Grant clears path to university in Jordan and Lebanon for Syrian refugees

News Stories, 18 July 2014

© UNHCR/B.Sokol
Tamara, a 20-year-old Syrian refugee, fled her town of Idlib with the most important thing she was able to bring -- her diploma. She hopes to be able to continue her education.

LONDON, 18 July (UNHCR) One hundred Syrian refugee students will begin four-year university courses in Jordan and Lebanon this autumn thanks to a grant of more than US$1.8 million by the Said Foundation to UNHCR's DAFI programme.

The donation by the Said Foundation, a British-based charity devoted to providing opportunities for education, will fund two-thirds of the UN refugee agency's scholarships for Syrian refugees in Jordan and Lebanon this year. DAFI is the only global higher education programme for refugees.

"Syria is the Foundation's highest priority and, in the current tragic circumstances, assistance for displaced and refugee Syrians is naturally at the heart of our work," said the Chairman of the Foundation, Wafic Rida Said, on signing the agreement with UNHCR.

"Taking a longer-term perspective, the Foundation has been known for three decades for its initiatives in support of higher education, a focus born of our conviction that higher education is a force for change and a force for good."

The Syrian conflict, in a fourth year, has so far forced more than 2.9 million people to flee, the vast majority into neighbouring countries, and displaced a further 6.5 million within Syria. Half the refugees are children and youth.

"The ongoing Syria conflict is shattering the aspirations of millions of young Syrians, robbing them of the opportunity to build a future for themselves and their war-torn county. Ensuring that these young people have access to quality education while they are refugees is essential in addressing this urgent challenge," said Roland Schilling, UNHCR representative to the United Kingdom. "The support of the Said Foundation, UNHCR's most significant private UK donor, is therefore indispensable."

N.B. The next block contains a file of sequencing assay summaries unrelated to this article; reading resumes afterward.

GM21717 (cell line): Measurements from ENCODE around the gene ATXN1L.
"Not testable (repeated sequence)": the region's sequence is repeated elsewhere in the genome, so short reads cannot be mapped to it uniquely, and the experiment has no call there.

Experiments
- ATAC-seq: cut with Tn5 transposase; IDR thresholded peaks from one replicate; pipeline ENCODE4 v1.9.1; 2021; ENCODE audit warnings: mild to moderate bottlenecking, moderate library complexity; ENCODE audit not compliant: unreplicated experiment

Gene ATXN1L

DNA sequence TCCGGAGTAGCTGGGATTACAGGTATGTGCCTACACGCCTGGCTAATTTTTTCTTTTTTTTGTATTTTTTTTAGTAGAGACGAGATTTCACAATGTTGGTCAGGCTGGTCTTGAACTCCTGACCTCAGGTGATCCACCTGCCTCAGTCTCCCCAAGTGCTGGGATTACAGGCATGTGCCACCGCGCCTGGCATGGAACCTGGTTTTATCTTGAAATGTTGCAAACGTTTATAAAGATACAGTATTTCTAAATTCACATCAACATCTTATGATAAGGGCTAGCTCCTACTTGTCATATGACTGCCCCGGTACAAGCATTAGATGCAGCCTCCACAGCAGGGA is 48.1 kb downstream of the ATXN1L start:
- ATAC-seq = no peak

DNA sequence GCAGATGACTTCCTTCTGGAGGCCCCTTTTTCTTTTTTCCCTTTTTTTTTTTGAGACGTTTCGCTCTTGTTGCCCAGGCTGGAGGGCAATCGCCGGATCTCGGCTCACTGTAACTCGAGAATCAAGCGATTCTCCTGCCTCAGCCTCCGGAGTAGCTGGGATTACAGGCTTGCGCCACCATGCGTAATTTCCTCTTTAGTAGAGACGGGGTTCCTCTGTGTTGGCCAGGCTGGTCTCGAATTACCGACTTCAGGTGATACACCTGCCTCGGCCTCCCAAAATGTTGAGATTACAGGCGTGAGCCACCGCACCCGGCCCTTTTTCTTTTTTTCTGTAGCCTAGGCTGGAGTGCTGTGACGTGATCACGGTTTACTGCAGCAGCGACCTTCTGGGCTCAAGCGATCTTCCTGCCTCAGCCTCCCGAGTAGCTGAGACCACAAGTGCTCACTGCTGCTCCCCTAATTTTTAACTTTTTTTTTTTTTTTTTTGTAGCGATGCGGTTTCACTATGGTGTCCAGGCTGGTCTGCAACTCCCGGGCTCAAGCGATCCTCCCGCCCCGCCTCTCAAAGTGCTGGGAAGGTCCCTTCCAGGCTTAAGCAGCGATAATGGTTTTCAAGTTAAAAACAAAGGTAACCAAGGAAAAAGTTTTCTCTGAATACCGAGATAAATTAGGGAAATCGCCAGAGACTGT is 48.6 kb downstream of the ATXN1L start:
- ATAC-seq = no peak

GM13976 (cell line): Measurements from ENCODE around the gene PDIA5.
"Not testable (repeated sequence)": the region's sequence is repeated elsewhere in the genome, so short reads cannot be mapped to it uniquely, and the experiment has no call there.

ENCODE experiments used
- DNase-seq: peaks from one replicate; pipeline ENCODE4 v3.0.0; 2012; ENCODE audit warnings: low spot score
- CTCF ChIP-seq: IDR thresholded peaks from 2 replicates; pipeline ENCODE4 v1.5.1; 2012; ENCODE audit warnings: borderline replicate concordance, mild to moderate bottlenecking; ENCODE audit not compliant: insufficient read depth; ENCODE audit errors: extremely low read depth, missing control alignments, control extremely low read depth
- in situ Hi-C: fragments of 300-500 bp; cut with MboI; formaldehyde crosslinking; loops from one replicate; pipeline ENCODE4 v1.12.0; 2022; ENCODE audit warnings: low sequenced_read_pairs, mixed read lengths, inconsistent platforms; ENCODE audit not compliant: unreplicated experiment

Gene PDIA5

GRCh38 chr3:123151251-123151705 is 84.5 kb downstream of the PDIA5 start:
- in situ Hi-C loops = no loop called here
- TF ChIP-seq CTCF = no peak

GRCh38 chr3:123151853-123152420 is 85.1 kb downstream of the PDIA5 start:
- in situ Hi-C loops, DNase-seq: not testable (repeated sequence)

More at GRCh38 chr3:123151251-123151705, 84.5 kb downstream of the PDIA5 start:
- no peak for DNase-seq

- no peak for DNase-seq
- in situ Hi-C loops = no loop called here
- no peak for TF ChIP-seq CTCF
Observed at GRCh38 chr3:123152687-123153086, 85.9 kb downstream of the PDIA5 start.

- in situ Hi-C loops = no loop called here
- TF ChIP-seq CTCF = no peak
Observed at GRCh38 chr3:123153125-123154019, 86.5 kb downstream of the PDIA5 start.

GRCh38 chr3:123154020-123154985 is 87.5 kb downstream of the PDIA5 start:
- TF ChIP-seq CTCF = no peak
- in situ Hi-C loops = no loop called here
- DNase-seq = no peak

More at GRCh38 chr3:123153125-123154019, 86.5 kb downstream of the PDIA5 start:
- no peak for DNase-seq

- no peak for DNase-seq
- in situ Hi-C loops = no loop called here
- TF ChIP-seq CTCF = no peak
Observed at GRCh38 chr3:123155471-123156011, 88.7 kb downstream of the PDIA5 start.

The Said Foundation's grant will greatly help the continuing provision of scholarships for Syrian refugees in Jordan and the launching of the first higher education scholarship programme for Syrian refugees in Lebanon.

In 2014, UNHCR aims to support up to 150 Syrian students in Jordan and Lebanon. Two out of three of these students will be supported over the next four years through the $1,836,785 grant of the Said Foundation.

Refugees face many obstacles in accessing higher education, lacking adequate learning environments and resources to achieve their academic goals. UNHCR estimates only one percent of young refugees of higher education age are at universities.

"UNHCR is grateful to the Said Foundation for this generous investment in the future of young Syrians," said Schilling. "We call on other private sector supporters to follow this lead and support UNHCR's 'No Lost Generation' strategy to protect a generation of Syrian youth from a life of despair, diminished opportunities and broken futures."

The higher education scholarship for Syrian refugee students in Jordan and Lebanon through UNHCR's DAFI programme will cover all types of post-secondary and tertiary education: education at colleges and universities, leading to degrees; as well as technical, vocational, professional and para-professional training, resulting in certificates and diplomas.

The DAFI programme (a German acronym for the Albert Einstein German Academic Refugee Initiative Programme), provides scholarships to refugees to study at universities and colleges in their host countries, and more recently in the countries of return upon repatriation.

Since 1992, DAFI has provided scholarships for more than 6,000 refugees. Currently, over 2,000 students a year 40 percent of them women -- have a chance to earn a degree at universities in 40 hosting countries. Support from the Said Foundation fund will give UNHCR a vital opportunity to expand higher education scholarship programmes in the Middle East.

By Andrej Mahecic in London, United Kingdom





Education is vital in restoring hope and dignity to young people driven from their homes.

DAFI Scholarships